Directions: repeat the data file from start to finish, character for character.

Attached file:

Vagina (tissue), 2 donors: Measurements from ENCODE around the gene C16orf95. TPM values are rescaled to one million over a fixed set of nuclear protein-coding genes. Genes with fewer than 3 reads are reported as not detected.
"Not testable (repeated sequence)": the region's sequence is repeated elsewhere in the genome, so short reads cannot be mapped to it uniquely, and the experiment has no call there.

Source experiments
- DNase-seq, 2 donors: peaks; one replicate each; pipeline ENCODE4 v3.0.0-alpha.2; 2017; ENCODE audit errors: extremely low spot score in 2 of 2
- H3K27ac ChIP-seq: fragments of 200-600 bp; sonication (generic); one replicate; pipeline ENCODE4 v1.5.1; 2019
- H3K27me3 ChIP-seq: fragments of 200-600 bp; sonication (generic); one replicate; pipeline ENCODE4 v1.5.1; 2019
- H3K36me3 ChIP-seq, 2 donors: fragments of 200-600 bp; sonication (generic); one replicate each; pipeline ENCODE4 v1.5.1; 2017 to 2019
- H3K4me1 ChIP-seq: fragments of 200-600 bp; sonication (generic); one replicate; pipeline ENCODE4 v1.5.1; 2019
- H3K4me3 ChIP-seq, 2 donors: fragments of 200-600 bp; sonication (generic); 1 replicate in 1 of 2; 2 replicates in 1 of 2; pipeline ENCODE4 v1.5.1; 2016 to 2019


Vagina (tissue), 2 donors: Measurements from ENCODE around the gene C16orf95. TPM values are rescaled to one million over a fixed set of nuclear protein-coding genes. Genes with fewer than 3 reads are reported as not detected.
"Not testable (repeated sequence)": the region's sequence is repeated elsewhere in the genome, so short reads cannot be mapped to it uniquely, and the experiment has no call there.

Source experiments
- DNase-seq, 2 donors: peaks; one replicate each; pipeline ENCODE4 v3.0.0-alpha.2; 2017; ENCODE audit errors: extremely low spot score in 2 of 2
- H3K27ac ChIP-seq: fragments of 200-600 bp; sonication (generic); one replicate; pipeline ENCODE4 v1.5.1; 2019
- H3K27me3 ChIP-seq: fragments of 200-600 bp; sonication (generic); one replicate; pipeline ENCODE4 v1.5.1; 2019
- H3K36me3 ChIP-seq, 2 donors: fragments of 200-600 bp; sonication (generic); one replicate each; pipeline ENCODE4 v1.5.1; 2017 to 2019
- H3K4me1 ChIP-seq: fragments of 200-600 bp; sonication (generic); one replicate; pipeline ENCODE4 v1.5.1; 2019
- H3K4me3 ChIP-seq, 2 donors: fragments of 200-600 bp; sonication (generic); 1 replicate in 1 of 2; 2 replicates in 1 of 2; pipeline ENCODE4 v1.5.1; 2016 to 2019